Joyce "after" Joyce: Oates's "The Dead"

Taylor, Gordon O.
June 1983
Southern Review;Summer1983, Vol. 19 Issue 3, p596
Academic Journal
Literary Criticism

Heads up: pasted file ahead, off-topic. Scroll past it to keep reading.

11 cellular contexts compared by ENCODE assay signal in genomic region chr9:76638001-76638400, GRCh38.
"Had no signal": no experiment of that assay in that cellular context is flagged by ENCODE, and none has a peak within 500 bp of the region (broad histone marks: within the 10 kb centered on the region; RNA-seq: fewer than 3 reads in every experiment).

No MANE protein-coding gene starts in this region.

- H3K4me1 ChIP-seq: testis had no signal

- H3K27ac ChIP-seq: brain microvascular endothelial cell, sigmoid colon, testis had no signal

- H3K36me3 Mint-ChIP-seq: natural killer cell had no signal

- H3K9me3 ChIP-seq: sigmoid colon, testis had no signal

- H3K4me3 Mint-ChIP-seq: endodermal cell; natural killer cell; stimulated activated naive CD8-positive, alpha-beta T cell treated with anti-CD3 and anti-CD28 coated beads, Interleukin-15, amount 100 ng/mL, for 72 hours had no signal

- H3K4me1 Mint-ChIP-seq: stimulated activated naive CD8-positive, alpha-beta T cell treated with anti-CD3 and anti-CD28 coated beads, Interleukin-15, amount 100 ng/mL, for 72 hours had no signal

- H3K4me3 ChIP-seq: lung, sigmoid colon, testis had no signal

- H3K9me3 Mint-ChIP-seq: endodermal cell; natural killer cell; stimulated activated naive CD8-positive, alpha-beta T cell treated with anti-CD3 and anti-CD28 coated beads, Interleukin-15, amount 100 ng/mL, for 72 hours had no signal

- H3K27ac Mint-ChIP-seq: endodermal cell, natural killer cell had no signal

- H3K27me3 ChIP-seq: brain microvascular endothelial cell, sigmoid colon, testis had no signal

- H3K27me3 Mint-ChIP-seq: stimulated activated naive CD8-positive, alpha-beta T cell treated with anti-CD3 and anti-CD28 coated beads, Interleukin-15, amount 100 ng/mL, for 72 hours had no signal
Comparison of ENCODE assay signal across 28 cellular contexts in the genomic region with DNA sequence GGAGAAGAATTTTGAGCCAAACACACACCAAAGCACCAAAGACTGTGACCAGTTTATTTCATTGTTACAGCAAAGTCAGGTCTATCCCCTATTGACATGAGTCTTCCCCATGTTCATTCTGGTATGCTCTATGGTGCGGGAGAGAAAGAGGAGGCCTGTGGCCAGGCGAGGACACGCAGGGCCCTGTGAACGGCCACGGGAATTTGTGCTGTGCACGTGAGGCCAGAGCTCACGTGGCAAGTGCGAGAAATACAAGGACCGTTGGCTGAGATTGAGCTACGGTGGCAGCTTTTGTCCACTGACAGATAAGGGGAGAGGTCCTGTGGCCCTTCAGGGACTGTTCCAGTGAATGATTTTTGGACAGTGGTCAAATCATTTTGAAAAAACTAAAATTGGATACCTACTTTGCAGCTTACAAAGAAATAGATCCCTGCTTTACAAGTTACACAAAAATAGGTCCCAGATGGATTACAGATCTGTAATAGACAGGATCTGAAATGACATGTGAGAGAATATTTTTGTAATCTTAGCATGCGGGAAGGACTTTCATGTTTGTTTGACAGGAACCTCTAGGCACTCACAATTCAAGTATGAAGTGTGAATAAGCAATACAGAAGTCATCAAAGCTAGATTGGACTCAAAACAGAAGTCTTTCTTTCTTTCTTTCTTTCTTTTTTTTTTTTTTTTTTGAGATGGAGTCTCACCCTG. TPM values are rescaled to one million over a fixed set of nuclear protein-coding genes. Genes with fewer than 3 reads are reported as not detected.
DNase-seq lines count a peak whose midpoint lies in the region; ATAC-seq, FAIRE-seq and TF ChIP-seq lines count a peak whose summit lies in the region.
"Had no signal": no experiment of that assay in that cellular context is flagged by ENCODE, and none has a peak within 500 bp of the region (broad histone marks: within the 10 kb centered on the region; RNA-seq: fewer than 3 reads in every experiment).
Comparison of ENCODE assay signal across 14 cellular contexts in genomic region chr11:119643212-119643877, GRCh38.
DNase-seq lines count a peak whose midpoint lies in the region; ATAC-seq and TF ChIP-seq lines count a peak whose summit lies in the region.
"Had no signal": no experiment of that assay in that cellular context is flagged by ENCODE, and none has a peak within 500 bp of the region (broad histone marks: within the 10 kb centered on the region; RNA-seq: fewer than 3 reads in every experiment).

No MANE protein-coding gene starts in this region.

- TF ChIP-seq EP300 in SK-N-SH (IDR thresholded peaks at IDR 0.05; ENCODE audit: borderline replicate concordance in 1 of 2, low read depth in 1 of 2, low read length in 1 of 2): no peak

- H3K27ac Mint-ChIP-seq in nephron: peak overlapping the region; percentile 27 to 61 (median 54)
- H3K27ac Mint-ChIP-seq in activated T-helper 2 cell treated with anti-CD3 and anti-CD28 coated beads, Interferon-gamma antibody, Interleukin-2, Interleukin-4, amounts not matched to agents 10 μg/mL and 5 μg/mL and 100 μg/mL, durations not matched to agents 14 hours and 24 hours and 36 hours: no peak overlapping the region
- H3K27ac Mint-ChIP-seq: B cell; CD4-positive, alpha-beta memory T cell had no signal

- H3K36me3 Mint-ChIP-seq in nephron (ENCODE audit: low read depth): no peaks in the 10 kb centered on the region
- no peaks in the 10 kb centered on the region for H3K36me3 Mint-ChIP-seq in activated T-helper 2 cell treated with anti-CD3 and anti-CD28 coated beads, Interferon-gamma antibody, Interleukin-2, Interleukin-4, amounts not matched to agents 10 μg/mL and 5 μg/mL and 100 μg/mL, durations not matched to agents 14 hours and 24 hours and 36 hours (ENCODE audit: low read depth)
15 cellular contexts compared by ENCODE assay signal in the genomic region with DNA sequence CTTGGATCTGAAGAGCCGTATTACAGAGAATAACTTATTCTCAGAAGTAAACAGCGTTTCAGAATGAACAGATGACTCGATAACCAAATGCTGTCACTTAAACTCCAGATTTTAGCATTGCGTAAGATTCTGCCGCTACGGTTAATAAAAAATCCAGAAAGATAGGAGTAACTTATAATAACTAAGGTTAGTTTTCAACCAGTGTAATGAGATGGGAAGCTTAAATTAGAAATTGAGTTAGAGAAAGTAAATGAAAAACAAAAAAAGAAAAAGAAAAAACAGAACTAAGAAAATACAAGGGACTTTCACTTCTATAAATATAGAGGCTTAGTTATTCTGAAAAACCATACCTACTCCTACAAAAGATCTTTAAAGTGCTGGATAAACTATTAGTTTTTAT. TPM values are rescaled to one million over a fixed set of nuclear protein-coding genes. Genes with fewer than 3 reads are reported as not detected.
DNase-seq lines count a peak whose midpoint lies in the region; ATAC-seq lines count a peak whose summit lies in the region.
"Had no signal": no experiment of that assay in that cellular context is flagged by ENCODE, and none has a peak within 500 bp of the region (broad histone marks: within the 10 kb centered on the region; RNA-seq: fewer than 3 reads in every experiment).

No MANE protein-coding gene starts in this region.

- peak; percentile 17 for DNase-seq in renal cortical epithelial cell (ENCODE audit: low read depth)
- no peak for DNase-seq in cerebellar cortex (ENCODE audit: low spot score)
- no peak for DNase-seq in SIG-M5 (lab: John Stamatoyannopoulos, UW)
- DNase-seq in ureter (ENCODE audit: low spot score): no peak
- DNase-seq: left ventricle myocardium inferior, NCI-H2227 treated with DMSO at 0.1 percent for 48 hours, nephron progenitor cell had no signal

The article presents information on Joyce Carol Oates's story "The Dead." At the end of the story, a woman named Ilena lies in a darkened Detroit hotel room, next to a man merging in her half-sleep with other lovers, a former husband, a dead boy once devoted to her. Her sense of her own identity is "drawing away, fading, dissolving." Except in her title, Oates comes no nearer than this to sustained verbal approximation of a passage from the text of James Joyce's "The Dead," altered in point of view and the conception of a character's consciousness, shifted in cultural space and time, but clearly calling on the reader to bring to. the experience of her tale an experience of Joyce's. Yet Oates's concluding passage is only the last of a number of interlocking allusions to the Joyce story, through which she seeks to justify a notion of her own as written "after" and "in honor" of Joyce's original, while constituting a separate and original act of her creative will.


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